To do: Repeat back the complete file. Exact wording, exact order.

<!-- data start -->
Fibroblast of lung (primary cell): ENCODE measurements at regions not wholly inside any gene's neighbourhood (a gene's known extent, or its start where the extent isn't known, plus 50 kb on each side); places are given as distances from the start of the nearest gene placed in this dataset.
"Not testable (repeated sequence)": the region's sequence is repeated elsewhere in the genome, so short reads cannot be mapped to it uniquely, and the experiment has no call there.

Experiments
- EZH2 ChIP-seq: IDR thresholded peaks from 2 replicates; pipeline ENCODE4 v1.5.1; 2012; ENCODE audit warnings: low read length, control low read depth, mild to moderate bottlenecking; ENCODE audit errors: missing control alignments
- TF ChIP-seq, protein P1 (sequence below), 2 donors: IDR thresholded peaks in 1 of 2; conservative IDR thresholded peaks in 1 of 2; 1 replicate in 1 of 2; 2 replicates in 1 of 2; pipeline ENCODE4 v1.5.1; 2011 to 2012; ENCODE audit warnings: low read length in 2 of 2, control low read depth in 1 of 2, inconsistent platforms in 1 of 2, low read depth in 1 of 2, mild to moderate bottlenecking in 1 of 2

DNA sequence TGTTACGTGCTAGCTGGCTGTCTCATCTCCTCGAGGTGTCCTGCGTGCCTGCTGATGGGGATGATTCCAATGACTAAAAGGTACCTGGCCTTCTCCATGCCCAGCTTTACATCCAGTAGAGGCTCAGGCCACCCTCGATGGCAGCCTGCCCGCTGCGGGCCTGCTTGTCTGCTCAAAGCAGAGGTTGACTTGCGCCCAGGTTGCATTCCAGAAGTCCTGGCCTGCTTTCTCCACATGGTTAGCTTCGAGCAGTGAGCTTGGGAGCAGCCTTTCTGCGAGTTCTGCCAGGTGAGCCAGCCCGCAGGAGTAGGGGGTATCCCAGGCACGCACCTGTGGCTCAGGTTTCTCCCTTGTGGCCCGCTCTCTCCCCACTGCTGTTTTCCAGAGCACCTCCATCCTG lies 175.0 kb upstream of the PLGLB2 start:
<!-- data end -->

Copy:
Fibroblast of lung (primary cell): ENCODE measurements at regions not wholly inside any gene's neighbourhood (a gene's known extent, or its start where the extent isn't known, plus 50 kb on each side); places are given as distances from the start of the nearest gene placed in this dataset.
"Not testable (repeated sequence)": the region's sequence is repeated elsewhere in the genome, so short reads cannot be mapped to it uniquely, and the experiment has no call there.

Experiments
- EZH2 ChIP-seq: IDR thresholded peaks from 2 replicates; pipeline ENCODE4 v1.5.1; 2012; ENCODE audit warnings: low read length, control low read depth, mild to moderate bottlenecking; ENCODE audit errors: missing control alignments
- TF ChIP-seq, protein P1 (sequence below), 2 donors: IDR thresholded peaks in 1 of 2; conservative IDR thresholded peaks in 1 of 2; 1 replicate in 1 of 2; 2 replicates in 1 of 2; pipeline ENCODE4 v1.5.1; 2011 to 2012; ENCODE audit warnings: low read length in 2 of 2, control low read depth in 1 of 2, inconsistent platforms in 1 of 2, low read depth in 1 of 2, mild to moderate bottlenecking in 1 of 2

DNA sequence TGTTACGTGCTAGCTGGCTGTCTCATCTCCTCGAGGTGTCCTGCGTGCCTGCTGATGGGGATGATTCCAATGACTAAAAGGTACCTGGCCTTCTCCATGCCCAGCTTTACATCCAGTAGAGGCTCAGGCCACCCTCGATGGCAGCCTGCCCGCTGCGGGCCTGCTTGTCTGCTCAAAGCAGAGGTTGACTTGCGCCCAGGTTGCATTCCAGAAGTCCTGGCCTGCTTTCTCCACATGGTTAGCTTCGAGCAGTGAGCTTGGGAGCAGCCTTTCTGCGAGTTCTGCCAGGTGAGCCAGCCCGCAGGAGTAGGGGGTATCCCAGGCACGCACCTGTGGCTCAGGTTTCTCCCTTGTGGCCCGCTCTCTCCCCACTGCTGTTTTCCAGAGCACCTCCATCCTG lies 175.0 kb upstream of the PLGLB2 start: